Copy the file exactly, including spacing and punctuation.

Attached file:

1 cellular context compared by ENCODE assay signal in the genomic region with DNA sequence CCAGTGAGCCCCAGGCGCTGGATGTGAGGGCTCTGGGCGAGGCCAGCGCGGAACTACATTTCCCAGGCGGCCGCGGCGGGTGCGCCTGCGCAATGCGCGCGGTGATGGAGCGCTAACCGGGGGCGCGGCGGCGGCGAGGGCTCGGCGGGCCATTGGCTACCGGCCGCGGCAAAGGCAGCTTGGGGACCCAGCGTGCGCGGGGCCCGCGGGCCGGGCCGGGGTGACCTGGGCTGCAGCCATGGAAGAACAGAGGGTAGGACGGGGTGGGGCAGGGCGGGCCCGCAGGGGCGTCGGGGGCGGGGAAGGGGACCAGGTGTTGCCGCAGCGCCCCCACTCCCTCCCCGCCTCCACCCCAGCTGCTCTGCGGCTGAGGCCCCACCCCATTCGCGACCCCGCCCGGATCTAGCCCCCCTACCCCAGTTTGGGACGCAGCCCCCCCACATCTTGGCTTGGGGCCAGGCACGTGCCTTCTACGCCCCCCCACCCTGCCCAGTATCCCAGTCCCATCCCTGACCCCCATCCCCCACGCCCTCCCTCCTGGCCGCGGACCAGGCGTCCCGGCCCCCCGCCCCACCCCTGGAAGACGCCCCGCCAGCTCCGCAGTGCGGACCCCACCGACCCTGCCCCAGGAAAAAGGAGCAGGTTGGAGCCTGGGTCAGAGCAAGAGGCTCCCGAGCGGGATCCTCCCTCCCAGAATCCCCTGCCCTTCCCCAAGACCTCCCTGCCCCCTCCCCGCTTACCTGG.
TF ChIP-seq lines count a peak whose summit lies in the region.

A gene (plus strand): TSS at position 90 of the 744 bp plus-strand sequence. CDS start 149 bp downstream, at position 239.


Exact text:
1 cellular context compared by ENCODE assay signal in the genomic region with DNA sequence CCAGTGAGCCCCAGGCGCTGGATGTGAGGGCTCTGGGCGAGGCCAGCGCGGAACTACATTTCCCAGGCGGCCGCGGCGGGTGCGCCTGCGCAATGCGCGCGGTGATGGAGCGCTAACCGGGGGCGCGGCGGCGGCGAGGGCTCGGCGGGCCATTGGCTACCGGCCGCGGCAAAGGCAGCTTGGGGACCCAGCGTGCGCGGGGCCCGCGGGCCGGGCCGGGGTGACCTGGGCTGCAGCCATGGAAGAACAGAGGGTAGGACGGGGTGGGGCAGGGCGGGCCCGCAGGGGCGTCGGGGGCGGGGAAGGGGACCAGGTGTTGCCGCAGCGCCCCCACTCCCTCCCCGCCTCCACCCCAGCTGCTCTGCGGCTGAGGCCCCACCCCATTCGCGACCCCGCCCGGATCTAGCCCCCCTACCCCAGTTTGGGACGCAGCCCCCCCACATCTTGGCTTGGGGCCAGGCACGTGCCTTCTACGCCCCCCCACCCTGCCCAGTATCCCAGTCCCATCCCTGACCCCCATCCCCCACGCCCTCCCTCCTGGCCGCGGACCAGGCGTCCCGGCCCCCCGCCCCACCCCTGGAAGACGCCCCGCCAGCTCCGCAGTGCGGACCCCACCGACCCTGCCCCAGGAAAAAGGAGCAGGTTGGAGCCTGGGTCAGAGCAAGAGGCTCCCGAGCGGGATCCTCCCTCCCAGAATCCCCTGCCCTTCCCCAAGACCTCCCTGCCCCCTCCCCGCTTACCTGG.
TF ChIP-seq lines count a peak whose summit lies in the region.

A gene (plus strand): TSS at position 90 of the 744 bp plus-strand sequence. CDS start 149 bp downstream, at position 239.